Looking into the future, it seems that robots and the IoT have the greatest potential to influence daily life. With countless innovations being made in fields like robotics, networking, and augmented reality, the possibilities are truly endless. We decided to explore one of these possibilities at this hackathon: a drone that we're able to interface with over the internet.

What it does

We have an IMU that is connected and read by Unity through serial. Do to the modularity of the project we have implemented two IMUs on the transmitter side for redundancy and one on the drone side for debugging. Currently, we send the data through a websocket from the transmitter end to the drone's Raspi. This allows two computers to interface and we can run more heavy programs on either side. In essence, the drone is controlled by a glove, which is currently being tracked by the IMU. As the IMU changes position, our drone will compensate using PID to maintain its current position.

How we built it

Our construction process consisted of two specializations: hardware and software. In terms of hardware, most of our time was spent on putting Arduino boards, Raspi's, and sensors together into a haphazard system. Not only did we spend over an hour simply crimping wires, two of our propellors broke and an HDMI cable we had also broke. On the software side, we created a PID controller in order to stabilize our drone. In addition, we utilized a networking protocol with web sockets in order to communicate information to our drone over the internet. Lastly, we utilized a Kalman filter in order to reduce error within the multiple sensor inputs we had in order to determine orientation.

Challenges we ran into

One of the hardest challenges for us was utilizing a networking protocol in order to communicate with our drone. First off, sending the data was challenging as we needed to know what data to communicate and how often. Furthermore, simply connecting the server with our drone over the internet was difficult. Finally, running a data-receiving script in tandem with a script controlling our drone forced took numerous attempts. Electrical connections also posed a major issue throughout this hackathon. Due to our self-crimped wires, we were unsure whether bugs existed due to poor connections or software issues. Finally, finding our PID constants were difficult due to the fact that our drone only had two working motors.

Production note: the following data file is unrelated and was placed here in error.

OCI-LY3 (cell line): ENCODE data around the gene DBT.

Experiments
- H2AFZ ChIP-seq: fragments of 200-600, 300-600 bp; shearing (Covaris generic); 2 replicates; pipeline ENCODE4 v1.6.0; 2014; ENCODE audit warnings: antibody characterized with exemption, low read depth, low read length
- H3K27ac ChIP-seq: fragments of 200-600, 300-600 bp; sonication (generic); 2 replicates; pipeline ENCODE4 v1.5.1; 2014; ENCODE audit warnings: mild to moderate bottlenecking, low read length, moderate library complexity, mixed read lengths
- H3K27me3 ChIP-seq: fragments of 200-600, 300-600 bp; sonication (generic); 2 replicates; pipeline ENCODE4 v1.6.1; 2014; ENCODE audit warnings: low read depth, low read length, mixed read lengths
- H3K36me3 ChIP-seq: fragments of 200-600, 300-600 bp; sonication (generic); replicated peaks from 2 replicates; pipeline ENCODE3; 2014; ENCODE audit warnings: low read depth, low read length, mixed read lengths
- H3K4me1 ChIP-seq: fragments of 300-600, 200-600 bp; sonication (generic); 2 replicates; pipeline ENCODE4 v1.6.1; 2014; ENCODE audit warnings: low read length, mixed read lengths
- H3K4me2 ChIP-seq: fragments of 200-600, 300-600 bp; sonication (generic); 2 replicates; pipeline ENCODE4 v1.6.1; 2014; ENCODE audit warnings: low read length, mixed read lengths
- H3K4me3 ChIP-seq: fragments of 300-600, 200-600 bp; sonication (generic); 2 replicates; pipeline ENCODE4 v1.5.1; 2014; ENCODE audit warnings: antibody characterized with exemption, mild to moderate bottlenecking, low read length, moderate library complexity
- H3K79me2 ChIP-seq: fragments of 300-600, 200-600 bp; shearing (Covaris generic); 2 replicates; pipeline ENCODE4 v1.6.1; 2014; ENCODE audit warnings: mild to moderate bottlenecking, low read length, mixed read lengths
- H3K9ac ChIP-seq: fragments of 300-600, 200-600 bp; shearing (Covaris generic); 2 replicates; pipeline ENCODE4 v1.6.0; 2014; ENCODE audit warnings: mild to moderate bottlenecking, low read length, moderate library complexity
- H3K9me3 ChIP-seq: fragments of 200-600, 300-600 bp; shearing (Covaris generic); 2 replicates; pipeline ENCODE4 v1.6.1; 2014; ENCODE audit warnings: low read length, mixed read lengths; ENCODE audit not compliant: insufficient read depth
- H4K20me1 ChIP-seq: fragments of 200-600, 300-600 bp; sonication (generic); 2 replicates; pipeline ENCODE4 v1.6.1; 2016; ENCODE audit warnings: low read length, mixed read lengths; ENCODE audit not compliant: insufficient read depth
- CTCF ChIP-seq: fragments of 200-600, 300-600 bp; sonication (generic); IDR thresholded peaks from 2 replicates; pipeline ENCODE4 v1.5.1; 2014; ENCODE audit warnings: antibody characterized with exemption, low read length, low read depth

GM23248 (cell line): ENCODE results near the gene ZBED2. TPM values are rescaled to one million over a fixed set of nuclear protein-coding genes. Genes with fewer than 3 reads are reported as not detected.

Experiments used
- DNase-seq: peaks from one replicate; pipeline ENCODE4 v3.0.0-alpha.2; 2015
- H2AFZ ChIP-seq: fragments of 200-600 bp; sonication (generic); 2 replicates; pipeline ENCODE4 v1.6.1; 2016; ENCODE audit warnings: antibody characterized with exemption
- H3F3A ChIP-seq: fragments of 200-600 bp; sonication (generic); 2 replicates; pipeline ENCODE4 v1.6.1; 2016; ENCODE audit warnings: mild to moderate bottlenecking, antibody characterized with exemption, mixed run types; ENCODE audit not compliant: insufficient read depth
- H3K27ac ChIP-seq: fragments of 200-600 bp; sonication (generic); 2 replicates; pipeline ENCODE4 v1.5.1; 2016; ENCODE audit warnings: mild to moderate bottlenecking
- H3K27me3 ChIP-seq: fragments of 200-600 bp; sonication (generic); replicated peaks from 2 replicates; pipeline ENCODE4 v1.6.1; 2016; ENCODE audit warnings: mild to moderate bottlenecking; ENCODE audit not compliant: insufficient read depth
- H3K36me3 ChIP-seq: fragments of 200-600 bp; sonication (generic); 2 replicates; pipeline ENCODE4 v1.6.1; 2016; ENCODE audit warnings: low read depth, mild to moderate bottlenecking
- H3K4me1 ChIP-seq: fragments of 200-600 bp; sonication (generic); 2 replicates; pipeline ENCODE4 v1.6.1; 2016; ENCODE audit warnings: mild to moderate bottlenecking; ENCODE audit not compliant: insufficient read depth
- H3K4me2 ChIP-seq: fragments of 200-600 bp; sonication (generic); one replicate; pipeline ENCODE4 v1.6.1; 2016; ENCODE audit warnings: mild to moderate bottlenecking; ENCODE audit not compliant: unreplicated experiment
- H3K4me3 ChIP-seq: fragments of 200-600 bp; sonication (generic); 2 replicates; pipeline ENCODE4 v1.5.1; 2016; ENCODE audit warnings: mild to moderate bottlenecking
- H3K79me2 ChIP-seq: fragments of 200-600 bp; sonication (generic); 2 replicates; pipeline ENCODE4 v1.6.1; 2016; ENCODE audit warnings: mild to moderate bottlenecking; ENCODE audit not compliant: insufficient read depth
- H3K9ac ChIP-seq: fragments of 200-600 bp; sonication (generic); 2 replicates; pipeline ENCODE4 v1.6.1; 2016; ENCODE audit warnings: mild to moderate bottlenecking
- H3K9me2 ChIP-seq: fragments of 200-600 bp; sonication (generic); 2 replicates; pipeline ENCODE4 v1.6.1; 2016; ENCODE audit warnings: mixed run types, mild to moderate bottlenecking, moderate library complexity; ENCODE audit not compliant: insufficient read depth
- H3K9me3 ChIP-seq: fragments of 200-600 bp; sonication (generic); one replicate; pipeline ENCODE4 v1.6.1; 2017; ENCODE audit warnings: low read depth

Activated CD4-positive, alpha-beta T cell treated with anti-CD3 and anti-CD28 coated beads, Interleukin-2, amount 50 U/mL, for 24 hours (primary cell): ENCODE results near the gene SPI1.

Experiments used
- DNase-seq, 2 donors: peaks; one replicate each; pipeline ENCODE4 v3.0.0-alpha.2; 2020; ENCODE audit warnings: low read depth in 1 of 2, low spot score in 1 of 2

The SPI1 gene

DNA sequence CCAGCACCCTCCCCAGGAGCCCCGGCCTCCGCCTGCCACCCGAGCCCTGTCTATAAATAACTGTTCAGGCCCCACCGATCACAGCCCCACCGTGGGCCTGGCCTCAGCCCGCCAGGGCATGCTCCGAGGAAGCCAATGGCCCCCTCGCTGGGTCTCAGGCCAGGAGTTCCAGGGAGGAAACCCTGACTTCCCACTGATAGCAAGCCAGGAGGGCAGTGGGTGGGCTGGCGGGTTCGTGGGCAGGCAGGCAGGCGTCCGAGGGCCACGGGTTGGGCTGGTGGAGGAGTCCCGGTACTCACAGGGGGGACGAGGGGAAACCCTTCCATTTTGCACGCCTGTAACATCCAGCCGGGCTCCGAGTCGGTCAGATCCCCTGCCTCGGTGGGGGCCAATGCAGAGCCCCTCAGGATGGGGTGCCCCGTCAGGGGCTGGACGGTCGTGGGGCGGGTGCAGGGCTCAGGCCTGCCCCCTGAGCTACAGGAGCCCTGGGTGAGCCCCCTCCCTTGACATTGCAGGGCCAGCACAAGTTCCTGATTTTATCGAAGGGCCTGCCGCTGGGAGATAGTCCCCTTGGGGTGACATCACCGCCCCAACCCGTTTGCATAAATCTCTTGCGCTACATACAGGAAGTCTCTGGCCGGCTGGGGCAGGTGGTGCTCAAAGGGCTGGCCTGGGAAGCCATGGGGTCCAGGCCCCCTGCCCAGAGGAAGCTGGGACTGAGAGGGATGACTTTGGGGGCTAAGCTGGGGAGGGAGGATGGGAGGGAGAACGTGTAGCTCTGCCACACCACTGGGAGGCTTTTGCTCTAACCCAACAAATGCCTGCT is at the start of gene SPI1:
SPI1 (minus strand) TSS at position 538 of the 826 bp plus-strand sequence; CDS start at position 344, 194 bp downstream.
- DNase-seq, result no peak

Accomplishments that we're proud of

Eventually being able to communicate data through the internet was a big accomplishment for us. It took an incredible amount of trial and error to achieve communication between our wireless devices. Initially using a hotspot did not work, but it was a dead end Through the use of websockets over the Lancerhack wifi network, we were able to send information back and forth across the campus.

What we learned

We learned how to interface between multiple Raspi's over the internet. Furthermore, we learned how to read information and parse data from the IMU in order to get accurate positioning data and finally we learned how to write a PID controller in order to stabilize the orientation of our drone at any chosen position.

What's next for Drone Control using IMU with PID and Raspi over wifi

We still have a long way to go and we definitely have multiple improvements to make, like fine-tuning our PID constants, making sure our IMU data is fully filtered, and accurately control our position of the drone. Another important thing do is create a more sturdy frame as the current one relies on balsa wood and thus isn't the best option to house our strong motors. In the future, we are planning to make the drone a complete unit that is separate from any connected wires and receives instructions wirelessly from another source. This will allow us to fly the drone and test its accurate positioning. If we win any prizes today, they will be used to help further our cause to complete the glove. Thanks for reading through our submission!

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